3) The what/when/why/where/how of measuring the overall effectiveness of your efforts.

Put into form, and slid under the nose of Mr. BeanCounter, a properly ADDIE structured course gives you some solid footing and metrics to work from.

Now let's skip ahead a bit to Phase Two and start thinking about how to answer the two crucial questions that link the beginning (training needs analysis) and the ending (evaluation of results) so that you can show - on paper - the seedling beginnings of ROI.

A thorough needs analysis answers the question
"What good will training do?"

Of course, the question seems simple - but the answer is not likely to be quick or easy to discover. You'll need to work a bit to get to the heart of the needed correction.

A thorough evaluation answers the question
"What good did training do?"
You need to consider environmental factors, stratify where you can, and determine to the best of your abilities (and your Bean Counter's signature) what has changed.

OK - Now Listen Up...

A truly effective evaluation simple CANNOT be conducted if you haven't done a proper training needs analysis. You can't even hope to determine what was accomplished with a learning event without first defining specifically what it was designed to accomplish. Your training needs analysis provides a numerical baseline of what your eventual judgement should be measured against.

Stay tuned for the next blog post, "When ADDIE Meets Kirkpatrick"...

Thursday, March 4, 2010

Three Things the Market is Telling Independent Consultants... Are YOU Listening?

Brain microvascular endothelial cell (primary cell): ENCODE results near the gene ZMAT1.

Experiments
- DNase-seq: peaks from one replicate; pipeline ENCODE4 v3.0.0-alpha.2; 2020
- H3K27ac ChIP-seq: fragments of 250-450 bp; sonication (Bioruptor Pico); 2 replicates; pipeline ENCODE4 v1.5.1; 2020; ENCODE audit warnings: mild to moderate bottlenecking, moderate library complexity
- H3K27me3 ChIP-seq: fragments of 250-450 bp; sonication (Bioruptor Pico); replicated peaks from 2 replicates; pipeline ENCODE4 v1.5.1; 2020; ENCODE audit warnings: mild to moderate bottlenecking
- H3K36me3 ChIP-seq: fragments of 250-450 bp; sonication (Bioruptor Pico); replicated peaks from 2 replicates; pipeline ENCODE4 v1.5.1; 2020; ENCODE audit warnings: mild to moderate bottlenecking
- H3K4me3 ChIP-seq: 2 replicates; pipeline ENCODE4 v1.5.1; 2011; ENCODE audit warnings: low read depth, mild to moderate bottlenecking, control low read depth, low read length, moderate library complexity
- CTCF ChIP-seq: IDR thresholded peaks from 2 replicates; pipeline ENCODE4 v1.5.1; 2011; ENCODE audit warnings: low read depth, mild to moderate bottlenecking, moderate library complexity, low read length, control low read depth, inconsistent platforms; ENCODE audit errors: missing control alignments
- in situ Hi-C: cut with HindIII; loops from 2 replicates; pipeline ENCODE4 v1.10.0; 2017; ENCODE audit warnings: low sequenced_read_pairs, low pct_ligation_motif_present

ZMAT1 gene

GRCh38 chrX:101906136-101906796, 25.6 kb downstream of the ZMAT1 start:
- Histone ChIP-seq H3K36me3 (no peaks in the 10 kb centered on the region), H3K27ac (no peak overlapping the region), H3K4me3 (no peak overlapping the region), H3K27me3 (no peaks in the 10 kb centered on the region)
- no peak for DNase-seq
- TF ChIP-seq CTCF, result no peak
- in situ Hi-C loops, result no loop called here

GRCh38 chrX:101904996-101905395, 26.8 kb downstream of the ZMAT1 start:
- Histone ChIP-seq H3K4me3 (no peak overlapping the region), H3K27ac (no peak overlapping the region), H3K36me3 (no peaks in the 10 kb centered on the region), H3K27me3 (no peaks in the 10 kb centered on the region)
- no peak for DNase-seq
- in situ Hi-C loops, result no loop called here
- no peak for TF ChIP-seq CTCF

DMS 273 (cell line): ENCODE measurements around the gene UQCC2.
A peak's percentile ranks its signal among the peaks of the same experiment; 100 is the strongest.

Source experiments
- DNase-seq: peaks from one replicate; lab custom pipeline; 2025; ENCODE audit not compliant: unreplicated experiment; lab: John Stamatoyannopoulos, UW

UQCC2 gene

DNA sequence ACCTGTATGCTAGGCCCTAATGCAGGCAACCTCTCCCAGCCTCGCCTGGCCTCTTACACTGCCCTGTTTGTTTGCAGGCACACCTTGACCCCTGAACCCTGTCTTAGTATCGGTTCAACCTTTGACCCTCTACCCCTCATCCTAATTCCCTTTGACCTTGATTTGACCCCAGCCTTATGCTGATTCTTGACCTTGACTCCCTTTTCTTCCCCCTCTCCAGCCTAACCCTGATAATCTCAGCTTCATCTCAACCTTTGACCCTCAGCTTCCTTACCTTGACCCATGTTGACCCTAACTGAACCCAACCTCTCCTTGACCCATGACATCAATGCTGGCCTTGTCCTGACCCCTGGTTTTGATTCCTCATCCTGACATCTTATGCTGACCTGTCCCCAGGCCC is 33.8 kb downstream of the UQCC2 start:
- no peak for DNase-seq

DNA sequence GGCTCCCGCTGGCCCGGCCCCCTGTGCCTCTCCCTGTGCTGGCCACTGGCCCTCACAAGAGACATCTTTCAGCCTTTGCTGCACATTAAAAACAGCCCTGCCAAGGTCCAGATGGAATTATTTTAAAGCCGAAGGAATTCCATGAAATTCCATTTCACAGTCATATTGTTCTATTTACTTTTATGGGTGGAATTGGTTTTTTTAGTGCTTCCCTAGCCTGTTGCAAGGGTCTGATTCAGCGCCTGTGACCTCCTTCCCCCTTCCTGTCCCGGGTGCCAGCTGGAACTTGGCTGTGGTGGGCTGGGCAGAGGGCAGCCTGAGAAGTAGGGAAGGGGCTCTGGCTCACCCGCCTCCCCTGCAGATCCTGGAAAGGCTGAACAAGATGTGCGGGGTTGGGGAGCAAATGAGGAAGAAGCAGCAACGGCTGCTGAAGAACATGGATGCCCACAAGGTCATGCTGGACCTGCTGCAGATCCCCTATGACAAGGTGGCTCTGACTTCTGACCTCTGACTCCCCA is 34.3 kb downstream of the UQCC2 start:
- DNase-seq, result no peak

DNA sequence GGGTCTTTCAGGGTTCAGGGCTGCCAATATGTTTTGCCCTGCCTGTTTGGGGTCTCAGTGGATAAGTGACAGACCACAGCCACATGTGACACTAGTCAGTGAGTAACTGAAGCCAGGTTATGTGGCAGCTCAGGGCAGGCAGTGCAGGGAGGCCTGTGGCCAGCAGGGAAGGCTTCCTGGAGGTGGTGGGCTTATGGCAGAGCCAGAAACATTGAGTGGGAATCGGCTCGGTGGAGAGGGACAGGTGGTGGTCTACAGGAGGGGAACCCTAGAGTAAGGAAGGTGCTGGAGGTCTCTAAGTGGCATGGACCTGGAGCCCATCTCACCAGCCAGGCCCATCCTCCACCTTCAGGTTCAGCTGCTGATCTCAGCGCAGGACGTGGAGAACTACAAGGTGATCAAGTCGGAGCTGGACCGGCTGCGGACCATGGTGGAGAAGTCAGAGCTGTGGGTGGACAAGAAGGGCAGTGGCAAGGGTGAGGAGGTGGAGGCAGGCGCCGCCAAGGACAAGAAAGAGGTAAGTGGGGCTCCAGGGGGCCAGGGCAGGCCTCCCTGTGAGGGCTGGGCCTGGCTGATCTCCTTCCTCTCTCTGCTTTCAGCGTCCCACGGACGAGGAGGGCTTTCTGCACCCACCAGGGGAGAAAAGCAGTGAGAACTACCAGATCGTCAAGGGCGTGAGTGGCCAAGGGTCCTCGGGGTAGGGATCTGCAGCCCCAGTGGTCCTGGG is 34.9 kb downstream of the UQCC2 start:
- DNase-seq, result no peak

By Mark Snow
Despite economy-based perceptions to the contrary, demand for your services is growing. In organizations between 500 and 1,000 employees, our research shows that the time spent on management & leadership training will nearly double in 2010 – and at the same time training staffs in organizations of that size are shrinking.

That’s right. More training, less internal employees to do it. So that sound you hear is opportunity knocking… That’s the good news.

The bad news? You just can’t charge for it the way you used to. Here’s why;

1) Because Google knows the answers too.
Time to face it, folks. Information doesn’t carry the dollar value it used to. The Encyclopedia Britannica model of selling information is dead and gone. No answer is too hard to find anymore as long as you have an internet connection or cell signal. You need to bring more to the table if you want to get paid – at all.

2) Because they aren’t lying about their purse strings
Companies and budgets have been cut back, and are being watched like never before. It’s not that anyone begrudges you the living you want to make – but the universal switch to pay-for-results has begun. You can hop on, or get left out at sea without a raft. Consultants unwilling to be flexible about their pricing model won’t have to worry about it for long.

3) Because the other gal is hungry too
We, as consultants, all have our unique qualities and qualifications. But at the end of the day the only thing that matters is your client’s pain and your ability to solve it. Between now and the end of 2012 your competition will have doubled. Retirees, laid-offs, and jobless college graduates will turn to working independently – chewing on the corners of your established relationships, and racing you for new ones. If you shy away from competition you may want to consider posting your resume.

Consultants willing to provide extra value, show pricing flexibility, and position themselves ahead of the field are going to come out of our financial doldrums stronger than ever. That’s what our marketplace has announced to you. Are you listening?
Mark Snow is the President of the Performance Technology Group at HRD Press - A multi-national publishing house located in Amherst, MA.